Step 2

Using the metal cone-shaped dies, position the bead and tubing in place and hold the bead in the centre of the tubing so you get an equal distribution of tube both ends and so that you don’t flare out any glass.


Gently flare out the tubing and flip the bead over and repeat. Keep checking the bead – at this stage you want the bead to be able to spin around the core.


Step 3

Once the silver has spread out to this stage unscrew your dies and replace with the nylon ones. Then, carefully press, flip, press, flip and repeat until the silver has flattened over the bead equally. As with the other stages of pressing, I preferred to do this slowly and gently to get a perfect finish:


Ideally, by the end, the rivet shouldn’t move inside the bead, but not be tight enough to have chipped the glass.

Step 4



As you can see, the Jim Moore Bead Liner tends to give a flat flared out finish rather than a domed one.

Using Bead Caps

This is easily done following the same steps as before:
Measure the bead with cups in situ – I added 3.75mm to this for my silver tube length.

Flare out with the metal dies:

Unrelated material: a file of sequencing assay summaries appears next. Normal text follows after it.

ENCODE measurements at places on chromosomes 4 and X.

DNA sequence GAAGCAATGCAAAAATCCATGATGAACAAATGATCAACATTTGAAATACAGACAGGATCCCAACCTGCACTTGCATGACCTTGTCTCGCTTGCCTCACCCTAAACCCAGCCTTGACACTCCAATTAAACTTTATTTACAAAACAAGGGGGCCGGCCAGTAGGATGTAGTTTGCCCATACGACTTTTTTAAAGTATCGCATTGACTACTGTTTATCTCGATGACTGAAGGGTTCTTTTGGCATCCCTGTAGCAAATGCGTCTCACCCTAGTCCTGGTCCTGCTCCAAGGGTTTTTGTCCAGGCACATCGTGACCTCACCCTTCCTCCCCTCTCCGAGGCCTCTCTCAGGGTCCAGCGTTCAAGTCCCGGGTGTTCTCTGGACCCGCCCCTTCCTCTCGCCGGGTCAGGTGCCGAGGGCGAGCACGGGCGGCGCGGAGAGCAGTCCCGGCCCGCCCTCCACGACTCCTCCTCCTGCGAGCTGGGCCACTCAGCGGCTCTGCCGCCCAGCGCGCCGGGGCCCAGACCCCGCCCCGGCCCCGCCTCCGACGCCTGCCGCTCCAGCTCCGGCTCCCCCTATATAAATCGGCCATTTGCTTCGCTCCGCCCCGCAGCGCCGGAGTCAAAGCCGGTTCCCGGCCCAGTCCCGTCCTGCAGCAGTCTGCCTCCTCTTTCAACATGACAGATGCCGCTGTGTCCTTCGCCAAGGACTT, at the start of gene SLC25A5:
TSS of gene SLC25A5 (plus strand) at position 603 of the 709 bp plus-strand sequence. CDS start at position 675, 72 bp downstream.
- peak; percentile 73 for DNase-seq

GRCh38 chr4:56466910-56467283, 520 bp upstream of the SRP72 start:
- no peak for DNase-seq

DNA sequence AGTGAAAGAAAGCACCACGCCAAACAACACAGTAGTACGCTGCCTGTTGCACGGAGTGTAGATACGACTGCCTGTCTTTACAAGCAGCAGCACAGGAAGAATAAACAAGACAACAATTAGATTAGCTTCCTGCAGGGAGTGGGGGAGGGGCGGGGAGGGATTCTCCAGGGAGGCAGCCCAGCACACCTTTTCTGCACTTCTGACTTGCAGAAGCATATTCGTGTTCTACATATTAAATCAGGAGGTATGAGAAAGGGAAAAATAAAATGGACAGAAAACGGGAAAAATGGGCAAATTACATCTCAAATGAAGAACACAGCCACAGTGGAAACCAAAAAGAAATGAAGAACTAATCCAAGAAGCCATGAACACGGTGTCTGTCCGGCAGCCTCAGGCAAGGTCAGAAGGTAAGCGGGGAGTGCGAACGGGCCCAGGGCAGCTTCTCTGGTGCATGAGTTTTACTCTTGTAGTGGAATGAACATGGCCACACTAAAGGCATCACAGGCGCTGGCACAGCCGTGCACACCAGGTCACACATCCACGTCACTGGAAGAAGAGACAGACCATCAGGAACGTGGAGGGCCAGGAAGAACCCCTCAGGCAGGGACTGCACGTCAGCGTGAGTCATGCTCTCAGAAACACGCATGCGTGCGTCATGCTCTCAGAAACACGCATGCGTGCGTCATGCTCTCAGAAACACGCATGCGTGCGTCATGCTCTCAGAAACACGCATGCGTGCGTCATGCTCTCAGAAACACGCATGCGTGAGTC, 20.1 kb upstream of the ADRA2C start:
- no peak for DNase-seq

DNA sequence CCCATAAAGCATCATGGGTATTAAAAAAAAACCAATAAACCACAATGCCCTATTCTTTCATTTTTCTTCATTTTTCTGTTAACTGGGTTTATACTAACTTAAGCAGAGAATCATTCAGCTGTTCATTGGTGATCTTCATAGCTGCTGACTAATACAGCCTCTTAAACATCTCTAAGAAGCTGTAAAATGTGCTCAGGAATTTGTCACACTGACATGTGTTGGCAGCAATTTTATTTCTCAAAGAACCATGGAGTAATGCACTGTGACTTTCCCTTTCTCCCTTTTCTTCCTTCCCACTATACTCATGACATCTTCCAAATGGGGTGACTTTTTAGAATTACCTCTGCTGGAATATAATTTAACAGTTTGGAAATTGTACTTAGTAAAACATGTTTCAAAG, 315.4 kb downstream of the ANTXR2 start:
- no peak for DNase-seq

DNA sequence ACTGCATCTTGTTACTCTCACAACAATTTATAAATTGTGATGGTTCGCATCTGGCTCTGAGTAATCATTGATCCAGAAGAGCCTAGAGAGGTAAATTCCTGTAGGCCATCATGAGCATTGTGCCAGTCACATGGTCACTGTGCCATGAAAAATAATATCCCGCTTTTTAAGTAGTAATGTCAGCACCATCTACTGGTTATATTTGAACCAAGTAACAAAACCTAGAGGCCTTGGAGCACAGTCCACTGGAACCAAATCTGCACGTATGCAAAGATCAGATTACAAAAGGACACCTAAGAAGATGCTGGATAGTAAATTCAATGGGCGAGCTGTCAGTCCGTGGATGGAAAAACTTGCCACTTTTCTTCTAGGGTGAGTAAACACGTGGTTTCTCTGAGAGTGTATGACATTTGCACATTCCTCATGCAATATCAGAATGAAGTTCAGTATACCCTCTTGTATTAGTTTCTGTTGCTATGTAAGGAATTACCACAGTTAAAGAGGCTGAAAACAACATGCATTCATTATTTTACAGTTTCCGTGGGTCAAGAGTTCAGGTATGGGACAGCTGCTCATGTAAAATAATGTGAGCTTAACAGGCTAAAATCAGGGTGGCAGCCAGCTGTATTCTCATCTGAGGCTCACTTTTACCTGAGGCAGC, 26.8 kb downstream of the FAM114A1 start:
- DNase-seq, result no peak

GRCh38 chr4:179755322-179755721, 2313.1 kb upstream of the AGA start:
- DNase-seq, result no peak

Then switch to the nylon dies:

At this stage I had pressed as far as I could safely on the bead liner. But the rivet wasn’t fully set in place and so I finished off by using a rubber bench block and a repousse hammer to very gently tap the edge of the rivet lip down. This had an additional effect in that it gave a slightly domed lip to the rivet! This is my polished bead:


Long Beads

Long beads are also easy to line, and I experimented with the length and found that adding 5mm worked well for this 45mm long bead.

As before, line up the bead so that it is centred on the tubing, and press one end, flip then press the next. Repeat until the lip has flared over as below and change to the nylon dies:


As this is a long bead, I finished off the flaring process by hand using my rubber block and repousse hammer – this is the finished bead below:

These are my finished test beads:


I hope that you have enjoyed reading my review – feedback is welcome!
« Last Edit: December 11, 2014, 05:06:59 AM by theflyingbedstead » Logged

Charlotte x
Forum Member
Posts: 49

« Reply #1 on: April 19, 2014, 10:27:58 AM »

You give a beautiful description of all these machines Do you collect them ? Every time i read an explanation I get machine envy need to keep my eyes peeled for one second hand
Thank you for taking the time to show them all off do you have a favourite ?
Forum Member
Posts: 224

« Reply #2 on: April 19, 2014, 11:57:09 AM »

You give a beautiful description of all these machines Do you collect them ? Every time i read an explanation I get machine envy need to keep my eyes peeled for one second hand
Thank you for taking the time to show them all off do you have a favourite ?

Er...I wasn't planning to collect them...but it seems I have  Roll Eyes

I love them all.


Charlotte x